[Table 3] demonstrates the association of the assessed factors with AR. A statistically significant higher rate of AR existed among 7-year-old students in comparison to 6-year-old cases (P = 0.04). As the table shows, 308 (38.8%) students were fed only by the breast milk; 83 (48.8%) students were fed by both breast milk and infant formula, and 6 (66.7%) students were fed by the mixture of the breast milk and infant formula and whole cow's milk [Table 2]. As a result, the infants with only breastfeeding had less AR (P = 0.015). A total of 339 (41.3%) students with AR had exposure to smoking. A total of 190 (41.2%) of the affected children had houseplants in their houses and 58 (36.7%) of them had pets. The association of AR with exposure to smoking, house plants, and pets was not significant (P = 0.317, P = 0.863, and P = 0.253, respectively). Age and infancy milk feeding were related to AR but not to other factors.
[Table 4] presents association of school area with AR. The highest number of students with presentation of AR was seen in the second, while higher percentage was seen in the fifth area (P = 0.006).
| Discussion|| |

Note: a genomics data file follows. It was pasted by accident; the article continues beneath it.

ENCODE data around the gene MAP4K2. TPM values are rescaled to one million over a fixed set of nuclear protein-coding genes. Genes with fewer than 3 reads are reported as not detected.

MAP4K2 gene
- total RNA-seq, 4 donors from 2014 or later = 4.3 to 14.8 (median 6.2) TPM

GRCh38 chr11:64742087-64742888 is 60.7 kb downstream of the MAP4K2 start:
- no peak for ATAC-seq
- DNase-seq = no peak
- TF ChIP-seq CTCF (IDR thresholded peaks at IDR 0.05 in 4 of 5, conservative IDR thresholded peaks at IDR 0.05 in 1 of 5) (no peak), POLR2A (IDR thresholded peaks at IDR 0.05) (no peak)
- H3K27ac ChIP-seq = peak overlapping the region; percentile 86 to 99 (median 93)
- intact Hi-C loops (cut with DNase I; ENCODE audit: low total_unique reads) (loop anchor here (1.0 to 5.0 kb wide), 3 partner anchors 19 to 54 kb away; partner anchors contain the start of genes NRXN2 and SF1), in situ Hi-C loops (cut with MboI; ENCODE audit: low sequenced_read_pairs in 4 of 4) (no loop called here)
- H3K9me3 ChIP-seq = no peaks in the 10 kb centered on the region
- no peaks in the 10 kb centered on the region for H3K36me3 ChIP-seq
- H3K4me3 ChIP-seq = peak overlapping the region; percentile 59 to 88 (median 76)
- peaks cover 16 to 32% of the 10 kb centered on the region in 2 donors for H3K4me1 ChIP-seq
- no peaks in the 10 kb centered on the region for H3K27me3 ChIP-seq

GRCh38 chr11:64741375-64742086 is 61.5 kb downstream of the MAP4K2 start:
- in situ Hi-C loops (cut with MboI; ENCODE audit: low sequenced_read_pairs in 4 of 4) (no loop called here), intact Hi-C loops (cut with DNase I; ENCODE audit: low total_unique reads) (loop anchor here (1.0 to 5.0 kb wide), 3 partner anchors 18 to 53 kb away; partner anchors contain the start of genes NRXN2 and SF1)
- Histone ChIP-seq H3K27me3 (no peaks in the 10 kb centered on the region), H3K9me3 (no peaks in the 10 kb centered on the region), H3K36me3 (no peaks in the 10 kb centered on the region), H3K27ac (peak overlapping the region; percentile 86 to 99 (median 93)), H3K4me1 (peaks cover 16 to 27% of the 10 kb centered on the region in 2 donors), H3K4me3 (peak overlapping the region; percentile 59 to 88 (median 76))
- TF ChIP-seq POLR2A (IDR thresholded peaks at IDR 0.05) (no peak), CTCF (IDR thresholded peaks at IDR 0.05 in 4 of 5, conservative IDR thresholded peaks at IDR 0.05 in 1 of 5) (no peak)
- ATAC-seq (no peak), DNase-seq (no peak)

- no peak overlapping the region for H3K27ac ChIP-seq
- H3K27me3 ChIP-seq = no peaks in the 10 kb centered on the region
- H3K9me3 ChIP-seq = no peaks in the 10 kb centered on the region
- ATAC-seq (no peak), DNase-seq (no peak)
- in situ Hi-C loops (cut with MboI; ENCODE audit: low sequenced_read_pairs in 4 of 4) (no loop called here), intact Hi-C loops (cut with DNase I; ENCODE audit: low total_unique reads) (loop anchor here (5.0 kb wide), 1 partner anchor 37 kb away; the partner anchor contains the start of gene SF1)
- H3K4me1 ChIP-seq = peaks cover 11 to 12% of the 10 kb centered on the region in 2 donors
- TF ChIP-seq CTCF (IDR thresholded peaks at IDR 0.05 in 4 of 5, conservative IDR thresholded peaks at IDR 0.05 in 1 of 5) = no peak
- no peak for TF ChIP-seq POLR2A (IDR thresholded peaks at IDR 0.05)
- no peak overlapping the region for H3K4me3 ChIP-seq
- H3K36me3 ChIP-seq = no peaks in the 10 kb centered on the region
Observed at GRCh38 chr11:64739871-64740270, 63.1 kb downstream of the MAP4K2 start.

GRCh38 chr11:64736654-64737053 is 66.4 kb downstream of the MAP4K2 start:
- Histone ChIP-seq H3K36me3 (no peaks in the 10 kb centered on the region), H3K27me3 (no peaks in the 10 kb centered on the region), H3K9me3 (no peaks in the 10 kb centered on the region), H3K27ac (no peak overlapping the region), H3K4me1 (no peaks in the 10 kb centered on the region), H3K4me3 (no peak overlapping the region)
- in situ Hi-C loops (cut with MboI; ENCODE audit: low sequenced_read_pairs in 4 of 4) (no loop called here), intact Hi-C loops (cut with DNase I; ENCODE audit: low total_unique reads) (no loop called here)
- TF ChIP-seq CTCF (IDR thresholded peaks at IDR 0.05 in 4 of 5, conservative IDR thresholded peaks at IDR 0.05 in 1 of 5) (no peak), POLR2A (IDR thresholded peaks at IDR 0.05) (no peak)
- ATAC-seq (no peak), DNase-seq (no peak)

Based on the studies conducted worldwide, the prevalence of AR is from 2.2% to 24.2% among 6–7-year-old children. In the current study, we assessed approximately 1000 students of Isfahan city, a large city of Iran, regarding the diagnosis of AR in 6–7-year-old elementary schoolchildren. Based on the findings of our study, 39% of our population showed AR. Other studies conducted in the Iranian society indicated prevalence of 17% in elementary school students of Sari, one of the largest cities of north of Iran, and 31.9% among 6–7-year-old school students, similar to our studied population in Kashan, another city located in center of Iran. In addition, the study of Mohammadzadeh et al. conducted in the large population of north of Babylon showed over 14% of AR in 6–7-year-old elementary school students. Findings of all the mentioned studies above conducted in Iran were considerably higher than what was presented by studies conducted in different regions of Croatia among their 6–7 and 13–14-year-old schoolchildren, as well as 6– 7-year-old school students of Spain. The study conducted by Georgy et al. in north of Africa showed 15.3% of rhino conjunctivitis prevalence in their study population. This higher rate found in studies of Iran may show impact of genetics on the higher incidence of AR in Iran's population. On the other hand, considerable higher rates presented in Isfahan and Kashan at the center of Iran may show more significant impact of environmental factors on the incidence of AR. In fact, it can be hypothesized that semi-deserted and deserted climate may be associated with presentation of AR. Another point about this disorder is neglecting symptoms in children that can be accompanied by underestimation of diagnosis.,